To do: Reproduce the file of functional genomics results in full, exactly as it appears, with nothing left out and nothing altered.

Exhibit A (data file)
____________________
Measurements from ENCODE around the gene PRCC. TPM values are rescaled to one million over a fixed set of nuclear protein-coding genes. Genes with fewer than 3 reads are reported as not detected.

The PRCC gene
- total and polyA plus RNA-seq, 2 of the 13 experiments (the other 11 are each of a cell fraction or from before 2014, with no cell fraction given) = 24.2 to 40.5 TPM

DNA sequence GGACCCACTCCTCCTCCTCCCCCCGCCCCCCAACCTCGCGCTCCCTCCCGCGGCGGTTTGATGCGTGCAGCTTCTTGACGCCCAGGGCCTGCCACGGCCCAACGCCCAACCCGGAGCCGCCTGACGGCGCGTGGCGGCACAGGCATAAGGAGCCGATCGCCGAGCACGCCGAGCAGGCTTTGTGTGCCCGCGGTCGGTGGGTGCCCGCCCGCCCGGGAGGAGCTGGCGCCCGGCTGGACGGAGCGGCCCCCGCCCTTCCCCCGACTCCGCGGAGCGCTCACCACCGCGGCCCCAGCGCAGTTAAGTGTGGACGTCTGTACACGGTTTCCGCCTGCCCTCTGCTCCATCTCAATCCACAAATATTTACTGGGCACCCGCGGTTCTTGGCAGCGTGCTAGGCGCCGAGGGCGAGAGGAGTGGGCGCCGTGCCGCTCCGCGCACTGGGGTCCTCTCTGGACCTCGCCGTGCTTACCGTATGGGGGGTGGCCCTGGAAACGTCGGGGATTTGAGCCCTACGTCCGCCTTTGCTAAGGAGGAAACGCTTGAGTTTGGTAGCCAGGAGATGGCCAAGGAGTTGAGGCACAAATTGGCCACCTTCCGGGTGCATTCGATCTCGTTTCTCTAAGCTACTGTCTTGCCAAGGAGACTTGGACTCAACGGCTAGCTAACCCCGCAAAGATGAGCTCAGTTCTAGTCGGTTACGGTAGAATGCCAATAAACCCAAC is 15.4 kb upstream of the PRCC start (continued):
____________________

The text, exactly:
Measurements from ENCODE around the gene PRCC. TPM values are rescaled to one million over a fixed set of nuclear protein-coding genes. Genes with fewer than 3 reads are reported as not detected.

The PRCC gene
- total and polyA plus RNA-seq, 2 of the 13 experiments (the other 11 are each of a cell fraction or from before 2014, with no cell fraction given) = 24.2 to 40.5 TPM

DNA sequence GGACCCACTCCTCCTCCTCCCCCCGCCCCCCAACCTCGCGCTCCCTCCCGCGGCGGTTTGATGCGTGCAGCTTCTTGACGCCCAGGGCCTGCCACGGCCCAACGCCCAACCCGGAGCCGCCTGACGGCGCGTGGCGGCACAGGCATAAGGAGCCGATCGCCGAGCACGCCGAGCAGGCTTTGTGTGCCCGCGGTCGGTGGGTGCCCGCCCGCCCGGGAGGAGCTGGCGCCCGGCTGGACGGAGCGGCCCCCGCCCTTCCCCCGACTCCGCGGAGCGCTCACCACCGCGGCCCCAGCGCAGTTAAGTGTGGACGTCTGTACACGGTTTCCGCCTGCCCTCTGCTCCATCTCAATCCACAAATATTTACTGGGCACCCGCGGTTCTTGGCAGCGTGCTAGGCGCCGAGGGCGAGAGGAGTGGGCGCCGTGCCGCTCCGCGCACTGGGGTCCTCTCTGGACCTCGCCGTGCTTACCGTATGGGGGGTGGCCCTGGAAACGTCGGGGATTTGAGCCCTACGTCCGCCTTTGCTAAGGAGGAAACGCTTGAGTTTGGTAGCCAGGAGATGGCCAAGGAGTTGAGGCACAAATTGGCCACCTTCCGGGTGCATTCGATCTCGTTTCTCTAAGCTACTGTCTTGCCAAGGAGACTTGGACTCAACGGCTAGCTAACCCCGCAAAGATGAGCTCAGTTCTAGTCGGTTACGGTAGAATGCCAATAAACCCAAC is 15.4 kb upstream of the PRCC start (continued):